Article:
Jamie Oliver 'never been more depressed' about child health
Jamie Oliver said he has "never been more depressed" about the state of child health across the globe.
The TV chef spent Food Revolution Day leading a seven-hour cooking session broadcast on social media. He was joined by celebrities including pop star Cheryl, who visited his cookery school in London to work on her kitchen skills.
The Food Revolution aims to highlight a global nutrition crisis amongst children.
Oliver told the Press Association: "Right now if you look at under five-year-olds, 41 million are obese or overweight, and in parallel 159 million kids are malnourished and not growing physically and mentally in the right way. I t's 2016, we can't be proud of that.
"In a funny way the last 40 years has been interesting. We have seen public health go from amazing to terrible."
He added: "I've never been more depressed about child health globally.
"I think it's not in a good place nationally either, but at the same time, I think as far as getting governments to move and act more responsibly and find that balance between being beholden to business but also taking care of communities and disadvantaged communities, I think this could be it."
Oliver, 40, has recently triumphed with his campaign for a sugar tax on fizzy drinks.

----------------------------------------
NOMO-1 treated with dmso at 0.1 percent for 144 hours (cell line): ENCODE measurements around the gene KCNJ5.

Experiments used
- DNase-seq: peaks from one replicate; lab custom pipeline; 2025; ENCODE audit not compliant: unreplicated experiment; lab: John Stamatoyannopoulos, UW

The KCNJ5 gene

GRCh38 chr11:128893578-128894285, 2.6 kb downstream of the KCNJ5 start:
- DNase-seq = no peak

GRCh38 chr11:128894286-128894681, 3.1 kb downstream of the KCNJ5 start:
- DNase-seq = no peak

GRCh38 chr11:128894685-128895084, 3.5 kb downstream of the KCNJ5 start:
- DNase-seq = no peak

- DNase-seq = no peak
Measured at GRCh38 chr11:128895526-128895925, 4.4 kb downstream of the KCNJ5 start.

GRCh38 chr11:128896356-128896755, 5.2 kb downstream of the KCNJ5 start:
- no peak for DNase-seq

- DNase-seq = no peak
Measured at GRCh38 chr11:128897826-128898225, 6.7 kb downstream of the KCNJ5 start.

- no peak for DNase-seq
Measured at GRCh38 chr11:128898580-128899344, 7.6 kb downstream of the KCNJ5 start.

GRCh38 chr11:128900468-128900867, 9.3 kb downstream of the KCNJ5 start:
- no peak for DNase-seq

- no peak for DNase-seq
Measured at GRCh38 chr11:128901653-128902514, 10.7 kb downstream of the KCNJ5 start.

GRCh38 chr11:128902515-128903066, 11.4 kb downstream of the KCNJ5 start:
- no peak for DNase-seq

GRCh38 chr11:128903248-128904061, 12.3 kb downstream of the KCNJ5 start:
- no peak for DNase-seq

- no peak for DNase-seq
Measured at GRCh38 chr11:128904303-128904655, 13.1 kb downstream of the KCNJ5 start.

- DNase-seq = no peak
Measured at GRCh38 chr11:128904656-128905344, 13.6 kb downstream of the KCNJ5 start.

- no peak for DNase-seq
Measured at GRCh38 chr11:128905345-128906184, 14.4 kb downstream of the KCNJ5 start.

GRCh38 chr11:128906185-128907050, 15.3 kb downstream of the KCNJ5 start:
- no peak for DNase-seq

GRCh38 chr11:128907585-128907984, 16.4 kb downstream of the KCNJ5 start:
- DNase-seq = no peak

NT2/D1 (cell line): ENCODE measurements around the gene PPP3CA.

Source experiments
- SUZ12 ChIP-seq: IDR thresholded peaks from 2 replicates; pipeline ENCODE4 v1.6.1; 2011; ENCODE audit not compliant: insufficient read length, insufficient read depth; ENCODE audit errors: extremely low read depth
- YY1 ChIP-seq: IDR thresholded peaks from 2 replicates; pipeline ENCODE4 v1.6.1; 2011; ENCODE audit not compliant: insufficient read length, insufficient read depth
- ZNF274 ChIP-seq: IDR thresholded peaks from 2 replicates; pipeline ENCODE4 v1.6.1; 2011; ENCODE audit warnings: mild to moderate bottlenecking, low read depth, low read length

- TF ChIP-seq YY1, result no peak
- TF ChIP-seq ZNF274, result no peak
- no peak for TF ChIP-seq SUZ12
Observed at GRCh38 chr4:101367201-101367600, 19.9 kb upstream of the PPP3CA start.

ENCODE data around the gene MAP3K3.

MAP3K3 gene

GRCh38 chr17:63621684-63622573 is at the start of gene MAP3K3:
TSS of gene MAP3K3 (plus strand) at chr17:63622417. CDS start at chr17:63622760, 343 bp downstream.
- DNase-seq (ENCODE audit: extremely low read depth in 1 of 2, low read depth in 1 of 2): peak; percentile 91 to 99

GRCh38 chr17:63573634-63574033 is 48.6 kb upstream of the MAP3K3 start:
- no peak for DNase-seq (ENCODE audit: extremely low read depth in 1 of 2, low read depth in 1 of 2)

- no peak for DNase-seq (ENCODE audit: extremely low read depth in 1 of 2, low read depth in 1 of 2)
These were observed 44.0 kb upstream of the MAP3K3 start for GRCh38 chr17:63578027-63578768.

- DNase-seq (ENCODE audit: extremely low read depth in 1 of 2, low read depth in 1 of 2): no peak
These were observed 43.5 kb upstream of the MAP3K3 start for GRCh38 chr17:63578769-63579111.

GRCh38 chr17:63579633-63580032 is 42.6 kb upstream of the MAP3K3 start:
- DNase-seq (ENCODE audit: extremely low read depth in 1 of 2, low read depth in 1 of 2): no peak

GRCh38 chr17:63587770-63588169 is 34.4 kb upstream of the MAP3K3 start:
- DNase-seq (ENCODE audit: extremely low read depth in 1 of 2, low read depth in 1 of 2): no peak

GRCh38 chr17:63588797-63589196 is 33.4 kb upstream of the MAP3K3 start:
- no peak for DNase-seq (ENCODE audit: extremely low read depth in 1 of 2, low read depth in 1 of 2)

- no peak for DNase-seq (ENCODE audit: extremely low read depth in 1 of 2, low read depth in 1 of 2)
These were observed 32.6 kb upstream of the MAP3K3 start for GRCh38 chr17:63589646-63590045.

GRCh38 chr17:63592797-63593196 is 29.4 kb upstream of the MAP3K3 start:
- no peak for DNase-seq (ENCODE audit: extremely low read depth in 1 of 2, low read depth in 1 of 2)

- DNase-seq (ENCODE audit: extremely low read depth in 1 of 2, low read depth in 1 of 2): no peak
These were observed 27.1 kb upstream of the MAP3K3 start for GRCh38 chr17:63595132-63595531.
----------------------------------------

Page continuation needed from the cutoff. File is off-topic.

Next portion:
The Government used the Queen's Speech to pledge a new tax on sugar-rich fizzy drinks, to be introduced from April 2018.
The chef said: "I'm sure you would agree spending a year and a half telling a story about the logic of a tax is not great, you'd probably say you're bloody mad.
"And everyone was like, 'No, no, no,' and in the end we got there, because sugary drinks are the largest single sort of sugar in kids' and teenagers' diet."
He continued: "It's the first time I've seen a clear display of the Government saying (to companies), 'Come and do business here, but as far as child health is concerned, behave.'
"For me it's not even the money or the drop off in consumption. It's about it being a symbolic gesture of change really as far as I'm concerned."
The Food Revolution event featured chefs from 10 countries using Facebook Live to show viewers how to cook healthy dishes from scratch.
"The nice thing about the Food Revolution is that actually you have a united voice and you sort of act a little bit more as one, and it's more of a conversation, not a speech," Oliver said.